TMCnet Feature
May 08, 2020

Odis Jones Shares How Cities are Taking Advantage of Less Traffic and Pedestrians

While many dense cities around the United States are miraculously free from the normal congestion that heavy traffic breeds, city planners are urging leaders to take action. Open roads, quiet subways, and idle buses present unique opportunities for local government officials to improve its city, county, and state’s infrastructure.

Odis Jones is an esteemed city planner and economic developer. He was instrumental in redeveloping urban planning in numerous cities across the United States, including Cincinnati, Detroit, and Jersey City. Now a resident of Hutto, Texas, Mr. Jones is CEO of Cobblestone Development & Consulting. He shares how cities are taking advantage of and benefitting from the coronavirus crisis.

The Impact of Less Traffic on Cities

No one wants to minimize the tragedy of those suffering as a result of COVID-19. But there are numerous problems that shelter-at-home orders are beginning to solve.

Less Pollution

National Geographic published an article showcasing clear skies in cities where smog and pollution have often hidden them from public view. Further, the dramatic (albeit temporary) drop in carbon emissions resulting from heavy traffic are informing scientists about the connection between pollution and the spread of this recent pandemic.

Local leaders may not be so inclined to dismiss the clean air (ironically so, considering that the novel coronavirus is potentially still airborne in certain parts of the world). City planners are starting to think harder about development that keeps pollution from reaching levels prior to lockdown, notes Odis Jones.

Lower Demand, Lower Supply

In some parts of the country, transportation employment is suspended until further notice. Thousands of people had made a living on mass transit work, including contractor-based ridesharing programs like Uber and Lyft.

Thanks to unemployment benefits, many of these workers are paying their bills. But plenty of them long to return to work.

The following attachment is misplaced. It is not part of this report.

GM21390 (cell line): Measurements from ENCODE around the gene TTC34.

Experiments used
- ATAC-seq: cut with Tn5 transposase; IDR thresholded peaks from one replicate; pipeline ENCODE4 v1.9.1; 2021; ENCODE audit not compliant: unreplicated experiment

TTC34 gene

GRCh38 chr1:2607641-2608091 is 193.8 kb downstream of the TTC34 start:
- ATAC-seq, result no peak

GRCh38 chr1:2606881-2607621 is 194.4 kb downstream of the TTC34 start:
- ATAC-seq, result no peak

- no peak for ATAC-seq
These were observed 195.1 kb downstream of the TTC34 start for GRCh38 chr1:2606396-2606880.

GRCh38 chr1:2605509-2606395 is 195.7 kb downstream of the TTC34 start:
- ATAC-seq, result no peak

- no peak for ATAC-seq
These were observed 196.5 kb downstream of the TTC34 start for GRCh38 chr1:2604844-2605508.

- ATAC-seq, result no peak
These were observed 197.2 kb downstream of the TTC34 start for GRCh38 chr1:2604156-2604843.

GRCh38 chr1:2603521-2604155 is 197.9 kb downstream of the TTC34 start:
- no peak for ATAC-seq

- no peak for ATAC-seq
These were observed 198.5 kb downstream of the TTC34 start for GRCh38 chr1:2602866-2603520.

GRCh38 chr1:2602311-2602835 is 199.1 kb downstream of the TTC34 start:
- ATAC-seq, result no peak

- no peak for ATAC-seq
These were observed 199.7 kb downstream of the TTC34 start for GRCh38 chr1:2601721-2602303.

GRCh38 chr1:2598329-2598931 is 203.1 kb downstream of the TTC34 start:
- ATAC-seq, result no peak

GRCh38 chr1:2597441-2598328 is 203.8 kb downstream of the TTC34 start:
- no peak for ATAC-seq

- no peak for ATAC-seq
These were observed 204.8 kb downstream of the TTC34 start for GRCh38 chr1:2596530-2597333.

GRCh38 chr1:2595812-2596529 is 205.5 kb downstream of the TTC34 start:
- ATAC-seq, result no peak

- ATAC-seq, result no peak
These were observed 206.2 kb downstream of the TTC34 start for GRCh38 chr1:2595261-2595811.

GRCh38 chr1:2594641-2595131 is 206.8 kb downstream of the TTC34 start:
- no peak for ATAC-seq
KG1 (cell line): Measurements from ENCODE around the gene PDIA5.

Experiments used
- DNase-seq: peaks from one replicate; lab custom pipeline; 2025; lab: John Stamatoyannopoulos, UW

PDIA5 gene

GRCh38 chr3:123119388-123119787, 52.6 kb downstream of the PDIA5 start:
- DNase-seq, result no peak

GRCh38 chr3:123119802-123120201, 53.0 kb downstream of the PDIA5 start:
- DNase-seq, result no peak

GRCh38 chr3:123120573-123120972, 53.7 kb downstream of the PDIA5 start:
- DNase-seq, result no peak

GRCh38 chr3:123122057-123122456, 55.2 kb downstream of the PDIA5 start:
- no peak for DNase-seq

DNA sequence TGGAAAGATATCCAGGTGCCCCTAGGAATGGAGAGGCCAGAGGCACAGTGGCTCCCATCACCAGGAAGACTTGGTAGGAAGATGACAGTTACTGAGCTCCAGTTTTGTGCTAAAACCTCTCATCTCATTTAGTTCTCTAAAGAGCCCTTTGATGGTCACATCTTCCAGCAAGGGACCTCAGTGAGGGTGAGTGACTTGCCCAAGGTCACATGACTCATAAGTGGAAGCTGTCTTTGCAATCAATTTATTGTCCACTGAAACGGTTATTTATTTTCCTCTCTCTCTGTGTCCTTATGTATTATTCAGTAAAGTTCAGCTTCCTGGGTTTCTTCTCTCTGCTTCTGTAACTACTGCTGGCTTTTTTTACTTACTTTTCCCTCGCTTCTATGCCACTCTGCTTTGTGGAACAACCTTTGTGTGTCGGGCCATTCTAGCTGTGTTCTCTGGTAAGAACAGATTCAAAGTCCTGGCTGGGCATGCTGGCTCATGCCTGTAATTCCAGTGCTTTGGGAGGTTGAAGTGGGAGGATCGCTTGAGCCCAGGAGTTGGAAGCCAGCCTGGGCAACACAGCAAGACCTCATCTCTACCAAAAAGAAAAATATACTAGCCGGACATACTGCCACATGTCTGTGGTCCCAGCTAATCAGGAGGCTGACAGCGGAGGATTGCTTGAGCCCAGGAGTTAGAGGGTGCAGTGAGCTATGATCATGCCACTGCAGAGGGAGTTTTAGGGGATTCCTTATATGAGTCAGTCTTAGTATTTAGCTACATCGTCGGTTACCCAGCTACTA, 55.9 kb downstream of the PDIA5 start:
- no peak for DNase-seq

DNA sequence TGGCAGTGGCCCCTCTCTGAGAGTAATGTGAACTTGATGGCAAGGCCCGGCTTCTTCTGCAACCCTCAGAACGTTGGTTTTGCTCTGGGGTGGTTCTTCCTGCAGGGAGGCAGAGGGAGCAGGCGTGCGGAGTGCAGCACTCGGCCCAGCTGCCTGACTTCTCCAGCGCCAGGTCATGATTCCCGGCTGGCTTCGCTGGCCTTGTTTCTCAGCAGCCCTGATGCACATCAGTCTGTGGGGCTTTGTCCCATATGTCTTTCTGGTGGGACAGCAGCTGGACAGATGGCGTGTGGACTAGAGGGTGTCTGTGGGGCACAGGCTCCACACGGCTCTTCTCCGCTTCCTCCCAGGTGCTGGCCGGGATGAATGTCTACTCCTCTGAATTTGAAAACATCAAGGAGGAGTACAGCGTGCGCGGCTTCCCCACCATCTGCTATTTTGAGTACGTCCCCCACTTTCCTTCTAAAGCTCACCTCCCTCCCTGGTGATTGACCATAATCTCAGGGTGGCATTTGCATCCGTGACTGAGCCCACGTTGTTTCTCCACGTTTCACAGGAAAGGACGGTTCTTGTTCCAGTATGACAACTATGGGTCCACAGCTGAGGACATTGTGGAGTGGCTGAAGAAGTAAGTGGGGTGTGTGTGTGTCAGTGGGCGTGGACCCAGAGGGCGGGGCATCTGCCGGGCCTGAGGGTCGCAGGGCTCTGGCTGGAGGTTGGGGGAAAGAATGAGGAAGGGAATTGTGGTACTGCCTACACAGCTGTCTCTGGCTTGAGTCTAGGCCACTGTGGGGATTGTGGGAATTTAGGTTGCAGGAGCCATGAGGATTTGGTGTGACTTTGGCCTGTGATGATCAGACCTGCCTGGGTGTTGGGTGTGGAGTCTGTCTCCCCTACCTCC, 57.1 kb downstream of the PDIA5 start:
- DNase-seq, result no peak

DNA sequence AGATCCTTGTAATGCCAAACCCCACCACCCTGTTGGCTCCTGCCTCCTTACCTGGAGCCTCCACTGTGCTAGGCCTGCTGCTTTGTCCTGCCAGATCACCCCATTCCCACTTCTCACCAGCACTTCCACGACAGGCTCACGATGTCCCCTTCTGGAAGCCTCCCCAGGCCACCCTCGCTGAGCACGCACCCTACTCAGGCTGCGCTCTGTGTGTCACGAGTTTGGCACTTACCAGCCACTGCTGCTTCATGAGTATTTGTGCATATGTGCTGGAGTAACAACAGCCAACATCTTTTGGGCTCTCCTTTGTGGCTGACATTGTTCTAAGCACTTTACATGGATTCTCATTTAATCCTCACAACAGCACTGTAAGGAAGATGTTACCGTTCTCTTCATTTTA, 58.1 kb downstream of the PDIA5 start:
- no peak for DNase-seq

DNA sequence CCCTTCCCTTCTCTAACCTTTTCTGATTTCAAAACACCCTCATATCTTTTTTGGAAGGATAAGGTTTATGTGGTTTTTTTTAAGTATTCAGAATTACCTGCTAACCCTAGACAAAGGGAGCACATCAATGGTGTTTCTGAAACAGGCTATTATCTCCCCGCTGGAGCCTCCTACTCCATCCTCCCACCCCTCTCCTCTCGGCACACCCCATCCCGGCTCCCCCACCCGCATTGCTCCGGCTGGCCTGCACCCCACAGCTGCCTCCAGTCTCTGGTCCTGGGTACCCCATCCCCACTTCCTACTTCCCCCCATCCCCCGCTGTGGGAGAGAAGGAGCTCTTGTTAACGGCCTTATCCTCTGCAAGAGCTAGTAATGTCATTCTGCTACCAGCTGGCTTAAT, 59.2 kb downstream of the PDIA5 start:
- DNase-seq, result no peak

While demand for public transportation is notably decreased (Bay Area Rapid Transit reported a 90% decrease in passengers), many cities are making much-needed repairs on vehicles and equipment.

Safer, Faster Updates and Repairs

Transportation repair – from subway rail to interstate overpasses – nearly always poses safety risks to laborers. By the most recent data available, road worker fatalities rose by almost 50% due to traffic over a 3-year span.

Odis Jones notes that with a major decrease in traffic, road work crews are much safer. If nothing else, city planners are taking advantage of the quiet roads to hasten repairs and finish new road construction.

Mass Transportation Improvements

Many cities are following Los Angeles’ example. At the end of March, the LACMTA accelerated “phase two of the extension of the L.A. Metro’s Purple Line into the heart of Beverly Hills.” Leaders are urging city officials to take advantage of the decreased traffic to make mass transit systems more efficient.

Other cities are able to increase efforts to upgrade their bus fleets fueled by renewable or clean energy. Some of these buses are hybrid (like those in Baltimore), while other are either fully electric or run on natural gas (like those in Las Vegas).

Initiatives to Hasten Infrastructural Improvements

As noted, road work crews are able to work more efficiently and with less fear over dangerous traffic. More than any other time in the last half a century, cities can close entire roads – major roads/highways/interstates, no less – to allow road construction to finish ahead of schedule, says Odis Jones.

Parts of the country where bridges and overpasses needed significant maintenance are now receiving the kind of attention that they’ve needed for decades.

Odis Jones on Permanent Changes to Local Commuting

Despite all the exciting infrastructural improvements, developers like Odis Jones anticipate permanent changes to the future of commuting. In many states where shelter in place orders are issued, pedestrian traffic is still allowed, so long as people maintain social distancing.

In several parts of the western world, bike sales have soared. One bike manufacturer in Australia declared that “bikes are the new toilet paper.”

Alternative transportation, such as bikes, scooters, etc. may continue to grow in popularity – particularly in metro areas – long after COVID-19 restrictions are lifted. Many local officials are increasing the number of pedestrian roads and paths throughout the city.

Lastly, many businesses are now fully invested in telecommuting to maintain operations during the pandemic. Once employees are allowed to return to the office, new remote work agreements are bound to grow more popular.

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